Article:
The College of Liberal Arts and Sciences (CLAS) has announced six recipients of the 2014-2015 Collegiate Teaching Awards. The recipients, chosen by the College’s Teaching Awards Committee from nominations by students and colleagues, are Christopher Cheatum (Chemistry), Andrew Forbes (Biology), Naomi Greyser (Rhetoric and English), Rosemary Moore (History), Aaron Stump (Computer Science), and Teresa Treat (Psychology). In addition, Elana Bruch (Anthropology) was named as an honorable mention.
“These awards are the highest recognition the College gives to faculty for their teaching,” said CLAS Dean Chaden Djalali. “In addition to their outstanding classroom instruction, these teachers mentor students, innovate in our course offerings, and involve students in research. I am delighted to honor the commitment of our Collegiate Teaching Award winners to our academic mission.”
Christopher Cheatum, associate professor in the Department of Chemistry, teaches undergraduate and graduate chemistry courses. He works diligently to expose students to different research interests and engaging examples of chemistry, and was instrumental in establishing an Honors section of the Principles of Chemistry course sequence, a course for which he is particularly well known. He begins each 8:30 a.m. session with his signature opening: “Good morning, everyone. It’s a beautiful day for chemistry.” Comments on student evaluations evidence Cheatum’s outstanding enthusiasm for his field of study, prompting a colleague to note, “Even students who are not naturally inclined toward chemistry find themselves drawn to the subject by Professor Cheatum’s extraordinary teaching ability.”
Andrew Forbes, assistant professor in the Department of Biology, studies the origins and maintenance of insect diversity, with a focus on plant-feeding and parasitic insects. Forbes is the co-director of the Environmental Sciences program, serves on the Learning Spaces Committee, regularly attends Center for Teaching events, and is an active member of the Iowa City Darwin Day Committee. He is also a gifted mentor. A current PhD student said Forbes’ lab serves as an “intellectual home” to many students. Forbes believes strong empathy leads to successful teaching. As one colleague says, he “instantly puts students at ease” by frequently acknowledging that he is still very much a student himself, and hopes he always will be.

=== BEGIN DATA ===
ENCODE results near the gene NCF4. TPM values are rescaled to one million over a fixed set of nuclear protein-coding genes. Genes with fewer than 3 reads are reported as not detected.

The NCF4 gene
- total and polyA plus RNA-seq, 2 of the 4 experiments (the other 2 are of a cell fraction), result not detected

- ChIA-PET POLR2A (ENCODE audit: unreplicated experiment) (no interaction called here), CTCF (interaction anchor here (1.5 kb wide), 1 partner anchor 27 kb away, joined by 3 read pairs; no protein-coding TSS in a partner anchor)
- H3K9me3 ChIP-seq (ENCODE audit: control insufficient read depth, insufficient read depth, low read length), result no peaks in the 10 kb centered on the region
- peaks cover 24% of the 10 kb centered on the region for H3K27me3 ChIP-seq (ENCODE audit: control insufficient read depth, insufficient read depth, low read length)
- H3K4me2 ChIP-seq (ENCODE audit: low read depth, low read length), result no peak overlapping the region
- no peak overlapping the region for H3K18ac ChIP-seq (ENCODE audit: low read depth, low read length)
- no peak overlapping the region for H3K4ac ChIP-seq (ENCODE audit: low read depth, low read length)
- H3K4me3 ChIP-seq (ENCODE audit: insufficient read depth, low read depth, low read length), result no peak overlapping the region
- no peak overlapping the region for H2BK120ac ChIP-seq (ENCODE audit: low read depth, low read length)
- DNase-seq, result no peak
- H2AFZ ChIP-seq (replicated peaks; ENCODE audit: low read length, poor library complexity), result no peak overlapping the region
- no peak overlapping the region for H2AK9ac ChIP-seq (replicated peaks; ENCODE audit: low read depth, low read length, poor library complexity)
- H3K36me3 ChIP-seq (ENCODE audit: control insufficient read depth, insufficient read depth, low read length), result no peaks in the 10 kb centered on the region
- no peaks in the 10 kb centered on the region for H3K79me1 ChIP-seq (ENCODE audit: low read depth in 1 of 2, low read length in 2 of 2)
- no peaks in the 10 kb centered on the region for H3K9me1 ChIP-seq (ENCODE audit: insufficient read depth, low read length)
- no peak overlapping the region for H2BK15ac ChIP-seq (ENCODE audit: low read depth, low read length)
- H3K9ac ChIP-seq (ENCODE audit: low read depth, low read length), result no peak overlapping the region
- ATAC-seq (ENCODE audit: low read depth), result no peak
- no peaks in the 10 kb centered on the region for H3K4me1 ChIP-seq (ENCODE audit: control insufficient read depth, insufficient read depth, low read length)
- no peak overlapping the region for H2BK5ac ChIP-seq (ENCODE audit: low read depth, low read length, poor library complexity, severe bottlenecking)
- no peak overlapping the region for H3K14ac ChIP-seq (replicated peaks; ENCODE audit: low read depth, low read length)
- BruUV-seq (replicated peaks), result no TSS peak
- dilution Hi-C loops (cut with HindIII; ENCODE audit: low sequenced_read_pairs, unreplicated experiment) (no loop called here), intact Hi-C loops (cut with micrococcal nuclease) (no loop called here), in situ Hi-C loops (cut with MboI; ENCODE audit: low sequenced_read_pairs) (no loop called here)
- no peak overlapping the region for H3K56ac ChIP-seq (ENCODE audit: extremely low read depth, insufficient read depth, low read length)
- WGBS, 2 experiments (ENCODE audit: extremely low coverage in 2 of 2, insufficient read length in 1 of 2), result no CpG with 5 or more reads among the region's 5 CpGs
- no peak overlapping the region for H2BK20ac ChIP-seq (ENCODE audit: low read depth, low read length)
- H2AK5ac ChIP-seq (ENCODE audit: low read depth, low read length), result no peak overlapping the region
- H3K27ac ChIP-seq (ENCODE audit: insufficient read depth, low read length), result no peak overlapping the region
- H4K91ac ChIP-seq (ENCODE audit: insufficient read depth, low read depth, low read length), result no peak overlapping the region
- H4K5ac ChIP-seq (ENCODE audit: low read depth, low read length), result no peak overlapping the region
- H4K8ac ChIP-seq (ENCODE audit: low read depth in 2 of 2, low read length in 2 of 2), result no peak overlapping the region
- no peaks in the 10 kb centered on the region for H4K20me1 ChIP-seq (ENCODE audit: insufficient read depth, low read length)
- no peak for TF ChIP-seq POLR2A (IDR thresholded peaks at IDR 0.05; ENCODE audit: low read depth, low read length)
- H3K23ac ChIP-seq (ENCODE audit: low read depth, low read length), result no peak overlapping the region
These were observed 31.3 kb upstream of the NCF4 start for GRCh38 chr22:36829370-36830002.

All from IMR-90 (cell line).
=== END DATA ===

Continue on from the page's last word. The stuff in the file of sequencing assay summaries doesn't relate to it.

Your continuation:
Naomi Greyser is an assistant professor in the Departments of Rhetoric and English and also teaches courses in Gender, Women’s & Sexuality Studies. Her research and teaching interests include nineteenth-century U.S. literatures; affect studies; critical race, gender, and sexuality studies; the rhetorical arts; and American studies. Greyser’s students leave her classes as inspired by histories of resistance to oppression as they are sobered by America’s violent legacies. Her classroom strikes an unusual balance between rigorously honing students' critical reading, writing, and thinking skills, and attending to inquiry as a lived experience—where students find their curiosity, ambition, writing anxiety and unknowing taken seriously as part of the curriculum. One colleague writes that her contact with students is characterized “not only by expertise, but by an exceptional degree of caring, personal interest, and guidance.”
Rosemary Moore, lecturer in the Departments of History and Classics, studies Greek and Roman history and military history. She draws from her own personal experience in the military to contextualize subject matter for her students, and is particularly skillful at engaging students in hands-on activities. Moore believes that “telling is not teaching”, and students call her “a superb elicitor of discussion” and “an ideal professor” who knows each of her students’ names. One colleague refers to her as “fantastic at one-on-one teaching.” Many students remember instances where Moore offered invaluable guidance and mentorship, even with projects for which she was not the primary advisor.
Aaron Stump, professor in the Department of Computer Science, studies computational logic and programming languages theory, and co-leads the UI Computational Logic Center. Last year, Stump made a major revision to his undergraduate Programming Language Concepts class, switching the mainstream functional programming language taught in class to an advanced research language called Agda. Stump further challenges his students with intellectually demanding homework assignments, often in the form of puzzles. One former student remembers these assignments by saying, “This lesson of ‘getting to the answer’ was far more valuable than ‘knowing the answer’.” Stump comfortably welcomes students’ feedback on his teaching and distributes an informal midterm professor evaluation. Students highlight his thoughtful and enthusiastic teaching style, and several name his courses as the best they’ve taken in their careers at the UI.
Teresa Treat is an associate professor in the Department of Psychology, whose research interests include clinical-cognitive science, acquaintance-initiated sexual aggression, and disordered eating. Treat is a highly sought-after graduate mentor within her department. She offers her students rigorous professional training and a tremendous level of support, but additionally, Treat frequently publishes papers with her students as first authors. Of 21 papers she has published in the past five years, 16 of them are first authored by current or former students. Colleagues and students say Treat conveys “enormous enthusiasm” and devotion in her teaching. One student said of her mentorship experience, “The highlight of each week for me is the hour or so I spend with Dr. Treat.”